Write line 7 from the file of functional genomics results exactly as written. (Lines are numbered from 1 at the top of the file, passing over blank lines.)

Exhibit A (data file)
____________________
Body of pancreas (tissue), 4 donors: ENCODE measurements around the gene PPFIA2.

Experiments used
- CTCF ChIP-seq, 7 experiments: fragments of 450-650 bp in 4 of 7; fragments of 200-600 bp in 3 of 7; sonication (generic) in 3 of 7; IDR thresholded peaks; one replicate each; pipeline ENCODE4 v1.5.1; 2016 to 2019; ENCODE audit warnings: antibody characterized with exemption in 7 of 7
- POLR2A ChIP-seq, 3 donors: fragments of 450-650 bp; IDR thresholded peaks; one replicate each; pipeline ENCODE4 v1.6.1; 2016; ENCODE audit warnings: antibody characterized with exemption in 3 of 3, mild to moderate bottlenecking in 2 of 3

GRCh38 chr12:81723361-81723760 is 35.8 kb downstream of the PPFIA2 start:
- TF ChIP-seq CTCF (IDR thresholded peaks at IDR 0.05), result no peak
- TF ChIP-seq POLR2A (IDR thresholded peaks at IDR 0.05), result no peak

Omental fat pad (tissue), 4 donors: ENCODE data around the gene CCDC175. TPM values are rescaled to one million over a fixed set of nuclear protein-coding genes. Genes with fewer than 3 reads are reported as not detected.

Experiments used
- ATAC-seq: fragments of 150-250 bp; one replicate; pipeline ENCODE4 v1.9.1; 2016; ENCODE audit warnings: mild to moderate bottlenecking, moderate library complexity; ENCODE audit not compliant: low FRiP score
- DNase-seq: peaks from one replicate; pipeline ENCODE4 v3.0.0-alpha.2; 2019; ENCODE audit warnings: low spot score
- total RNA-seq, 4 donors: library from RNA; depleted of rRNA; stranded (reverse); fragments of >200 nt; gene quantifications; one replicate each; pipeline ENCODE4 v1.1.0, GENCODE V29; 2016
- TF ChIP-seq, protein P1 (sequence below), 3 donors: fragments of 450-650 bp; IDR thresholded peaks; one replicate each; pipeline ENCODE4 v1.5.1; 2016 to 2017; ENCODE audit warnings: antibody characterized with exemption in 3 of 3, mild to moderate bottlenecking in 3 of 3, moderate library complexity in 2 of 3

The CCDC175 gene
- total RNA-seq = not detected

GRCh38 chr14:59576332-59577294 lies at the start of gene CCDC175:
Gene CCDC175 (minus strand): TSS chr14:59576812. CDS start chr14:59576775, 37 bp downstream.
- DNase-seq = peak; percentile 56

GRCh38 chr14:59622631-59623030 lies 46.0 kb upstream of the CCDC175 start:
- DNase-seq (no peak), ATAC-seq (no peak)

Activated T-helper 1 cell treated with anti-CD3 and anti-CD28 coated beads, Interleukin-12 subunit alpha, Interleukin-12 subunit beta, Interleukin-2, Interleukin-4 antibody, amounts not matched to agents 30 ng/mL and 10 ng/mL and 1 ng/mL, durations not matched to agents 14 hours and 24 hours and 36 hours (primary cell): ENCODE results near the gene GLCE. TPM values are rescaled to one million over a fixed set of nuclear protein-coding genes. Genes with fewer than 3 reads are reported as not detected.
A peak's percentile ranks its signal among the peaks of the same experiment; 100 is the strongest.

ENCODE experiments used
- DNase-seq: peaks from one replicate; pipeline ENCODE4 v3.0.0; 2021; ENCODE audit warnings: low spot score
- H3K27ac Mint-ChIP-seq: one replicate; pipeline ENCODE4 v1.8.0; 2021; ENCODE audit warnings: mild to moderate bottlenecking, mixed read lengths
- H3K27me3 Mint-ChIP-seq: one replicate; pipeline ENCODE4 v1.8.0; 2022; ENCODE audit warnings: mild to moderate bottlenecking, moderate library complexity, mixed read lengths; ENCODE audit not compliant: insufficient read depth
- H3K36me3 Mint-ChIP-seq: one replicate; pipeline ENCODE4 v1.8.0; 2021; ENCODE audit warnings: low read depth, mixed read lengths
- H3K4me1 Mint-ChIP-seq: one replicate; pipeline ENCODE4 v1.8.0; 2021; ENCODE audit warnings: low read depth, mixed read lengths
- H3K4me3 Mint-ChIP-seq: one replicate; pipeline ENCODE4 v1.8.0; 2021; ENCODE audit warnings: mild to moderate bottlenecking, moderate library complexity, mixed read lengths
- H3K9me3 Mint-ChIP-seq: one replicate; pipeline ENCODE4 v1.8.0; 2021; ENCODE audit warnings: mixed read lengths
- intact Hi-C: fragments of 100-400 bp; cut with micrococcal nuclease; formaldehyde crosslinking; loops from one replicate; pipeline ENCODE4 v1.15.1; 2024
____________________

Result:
- TF ChIP-seq POLR2A (IDR thresholded peaks at IDR 0.05), result no peak